Solving Phantom Obstacle Detection with Recorded Parking Paths and Camera Cleaning

Solving Phantom Obstacle Detection with Recorded Parking Paths and Camera Cleaning
Sustainability | Free Full-Text | A Study on Recent Developments and Issues with Obstacle Detection Systems for Automated Vehicles
Image Sensors World: October 2017

The Phenomenon of Phantom Obstacle Detection

Modern cars are equipped with a range of sensors that help drivers navigate and avoid obstacles. These sensors include sonic, radar, and cameras which work together to provide a comprehensive view of the car's surroundings. However, sometimes these sensors can produce "phantom" braking or obstacle detection, where the car senses what it perceives as a real obstacle even though there is nothing in sight.

This phenomenon is more commonly caused by lateral obstacles such as a garage door frame that the car "thinks" is too narrow, even though it doesn't "think" that all the time. It usually results in a tone warning, and it's more common if you have limited clearance combined with things lining your garage walls. Another instance occurs when patterns or low obstacles on the road confuse the car's sensors. For example, joining expansion strips between your garage floor and driveway or even just larger gaps or dark line patterns can trigger this response.

Phantom obstacle detection can be frustrating for drivers who rely on their car's sensors to park safely. While it's better to be over-cautious than under, false alarms can cause unnecessary stress and may lead drivers to ignore genuine warnings in the future.

Recorded Parking Paths - A Solution?

One solution to phantom obstacle detection is recorded parking paths. This feature allows drivers to record a path into their garage or other parking space using their car's sensors. Once recorded, the car can follow the same path automatically without any input from the driver.

Recorded parking paths have several advantages over traditional parking methods. Firstly, they allow for precise parking every time, reducing the risk of collisions and damage to the vehicle. Secondly, they spare drivers from the headache of constant sensor warnings while parking manually. Finally, they eliminate the need for human intervention during the parking process, making it easier for people with mobility issues or disabilities to park independently.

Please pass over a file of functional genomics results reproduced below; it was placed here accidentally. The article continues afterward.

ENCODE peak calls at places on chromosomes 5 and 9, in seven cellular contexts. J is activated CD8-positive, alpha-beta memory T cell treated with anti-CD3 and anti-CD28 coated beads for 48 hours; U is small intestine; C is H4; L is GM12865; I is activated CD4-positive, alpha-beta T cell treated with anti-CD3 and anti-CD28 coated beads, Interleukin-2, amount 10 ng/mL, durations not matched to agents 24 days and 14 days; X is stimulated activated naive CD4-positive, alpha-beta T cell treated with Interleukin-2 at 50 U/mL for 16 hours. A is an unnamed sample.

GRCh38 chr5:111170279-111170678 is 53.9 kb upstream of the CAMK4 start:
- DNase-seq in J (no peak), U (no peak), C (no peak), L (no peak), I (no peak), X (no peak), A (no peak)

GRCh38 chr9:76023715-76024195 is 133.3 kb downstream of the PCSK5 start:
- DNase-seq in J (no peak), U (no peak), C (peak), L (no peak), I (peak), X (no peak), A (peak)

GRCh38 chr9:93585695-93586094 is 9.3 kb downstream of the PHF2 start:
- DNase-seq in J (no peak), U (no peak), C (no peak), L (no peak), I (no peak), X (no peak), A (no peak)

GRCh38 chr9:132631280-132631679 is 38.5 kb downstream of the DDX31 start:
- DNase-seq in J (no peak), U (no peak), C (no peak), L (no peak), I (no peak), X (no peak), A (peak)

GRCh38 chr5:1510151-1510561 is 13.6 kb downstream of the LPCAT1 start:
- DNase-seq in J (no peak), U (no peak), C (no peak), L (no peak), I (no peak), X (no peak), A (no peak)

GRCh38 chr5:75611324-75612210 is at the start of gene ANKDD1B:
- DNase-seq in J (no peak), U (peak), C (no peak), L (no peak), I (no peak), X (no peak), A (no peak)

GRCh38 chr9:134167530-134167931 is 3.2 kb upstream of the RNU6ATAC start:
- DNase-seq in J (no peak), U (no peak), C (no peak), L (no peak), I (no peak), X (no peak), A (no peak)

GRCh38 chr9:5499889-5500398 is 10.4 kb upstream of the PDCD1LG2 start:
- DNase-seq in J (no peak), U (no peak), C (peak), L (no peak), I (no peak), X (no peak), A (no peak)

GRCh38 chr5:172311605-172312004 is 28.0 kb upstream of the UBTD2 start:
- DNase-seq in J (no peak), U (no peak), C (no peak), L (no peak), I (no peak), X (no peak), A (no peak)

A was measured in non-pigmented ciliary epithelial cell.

However, recorded parking paths are not foolproof. As mentioned earlier, inclines or other factors may trip emergency braking systems resulting in sudden stops that can be jarring for passengers. Additionally, recorded parking paths do not account for changes in lighting conditions or weather that may affect the car's sensors' performance.


Cleaning Your Car's Cameras

Another factor that can affect your car's sensors' performance is dirt buildup on its cameras. Over time, dust and debris can accumulate on camera lenses causing them to become less effective at detecting obstacles accurately. To combat this issue, many modern cars come equipped with self-cleaning camera modes that use water jets and air blowers to remove dirt and debris from camera lenses.

Cleaning your car's cameras regularly is an essential part of maintaining its safety features. Not only does it ensure that your sensors are working correctly but also prevents potential accidents caused by dirty lenses.

In conclusion, while modern cars' safety features have made driving safer than ever before, they are not infallible. Phantom obstacle detection can occur due to various factors like lateral obstacles or patterns on roads. One solution to this problem is recorded parking paths that offer drivers precise parking without sensor warnings while eliminating human intervention during the process. Regular cleaning of your car's cameras is also crucial to maintain its safety features' effectiveness.